When Super Cyclone Amphan hit India’s coast in 2020, 28-year-old Suchita Jana, along with her family, moved to a government shelter where she found herself among the 800-odd people taking refuge at the camp.
While she stayed at the cramped school-turned-shelter for only 20 days, her ordeal lasted for months. After the cyclone, Jana found out that she had developed a vaginal infection.
“The infection lasted for 6-7 months. I had a severe burning sensation and a strong odor which was very uncomfortable to bear,” said Jana, a resident of Khetramohanpur village in the Pathar Pratima block of 24 South Paraganas district, which lies along the coast of India’s West Bengal state.
The shelter, where Jana stayed with her family, had just four toilets for the hundreds of people who sought protection from the cyclone and both men and women used the same washrooms.Alson Read | India@75 Looking at 100: The country of my dreams prioritises menstrual health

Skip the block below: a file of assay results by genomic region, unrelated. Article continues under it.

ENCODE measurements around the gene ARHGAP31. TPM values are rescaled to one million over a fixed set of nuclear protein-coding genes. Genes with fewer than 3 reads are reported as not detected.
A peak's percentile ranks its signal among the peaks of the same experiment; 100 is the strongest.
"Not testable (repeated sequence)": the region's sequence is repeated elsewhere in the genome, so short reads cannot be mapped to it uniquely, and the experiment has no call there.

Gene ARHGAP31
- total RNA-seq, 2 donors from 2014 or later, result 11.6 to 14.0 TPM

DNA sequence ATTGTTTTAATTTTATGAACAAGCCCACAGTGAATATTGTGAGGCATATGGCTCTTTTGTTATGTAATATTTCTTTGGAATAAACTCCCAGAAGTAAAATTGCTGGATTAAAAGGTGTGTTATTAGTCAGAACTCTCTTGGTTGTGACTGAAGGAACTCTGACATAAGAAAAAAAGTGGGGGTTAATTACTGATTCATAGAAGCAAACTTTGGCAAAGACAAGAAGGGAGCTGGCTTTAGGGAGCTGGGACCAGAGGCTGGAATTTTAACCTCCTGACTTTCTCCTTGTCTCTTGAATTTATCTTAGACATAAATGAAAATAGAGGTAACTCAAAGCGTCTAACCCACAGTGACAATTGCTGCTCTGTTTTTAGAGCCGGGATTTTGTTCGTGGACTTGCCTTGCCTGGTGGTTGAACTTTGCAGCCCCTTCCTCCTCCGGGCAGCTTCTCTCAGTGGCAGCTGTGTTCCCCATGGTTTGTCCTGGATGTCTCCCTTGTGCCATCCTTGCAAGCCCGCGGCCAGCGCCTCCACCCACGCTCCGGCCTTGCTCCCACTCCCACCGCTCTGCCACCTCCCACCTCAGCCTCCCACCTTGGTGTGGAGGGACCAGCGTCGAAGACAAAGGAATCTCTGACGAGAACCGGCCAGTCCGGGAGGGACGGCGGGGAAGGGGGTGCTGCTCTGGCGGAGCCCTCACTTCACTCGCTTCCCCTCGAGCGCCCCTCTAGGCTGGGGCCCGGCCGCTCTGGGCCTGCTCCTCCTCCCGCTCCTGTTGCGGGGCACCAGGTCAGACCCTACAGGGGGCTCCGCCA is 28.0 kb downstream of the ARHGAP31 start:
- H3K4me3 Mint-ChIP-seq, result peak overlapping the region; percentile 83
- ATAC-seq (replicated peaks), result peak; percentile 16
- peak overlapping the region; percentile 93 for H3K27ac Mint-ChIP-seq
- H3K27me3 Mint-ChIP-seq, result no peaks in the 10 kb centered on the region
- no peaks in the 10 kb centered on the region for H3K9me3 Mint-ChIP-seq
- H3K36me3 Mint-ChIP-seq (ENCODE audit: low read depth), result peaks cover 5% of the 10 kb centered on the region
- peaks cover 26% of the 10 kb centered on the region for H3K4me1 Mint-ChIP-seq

“We would need to stand for hours in line to be able to use the toilet which was very filthy,” Jana said, adding that access to water was a huge issue because “there was just one tubewell for all the people at the shelter.”
During the cyclone, when Jana had her periods, she went on to use pieces of cloth for days at a time because she could not get sanitary napkins and there was no place to wash or dry the material at the shelter.
“We used to first stand in line for water and then for using the toilets. It used to take hours of our day.”Advertisement
When months of medication prescribed at the block hospital didn’t help Jana, she consulted doctors in the state’s capital, Kolkata — where she would arrive after a six-hour journey crossing multiple river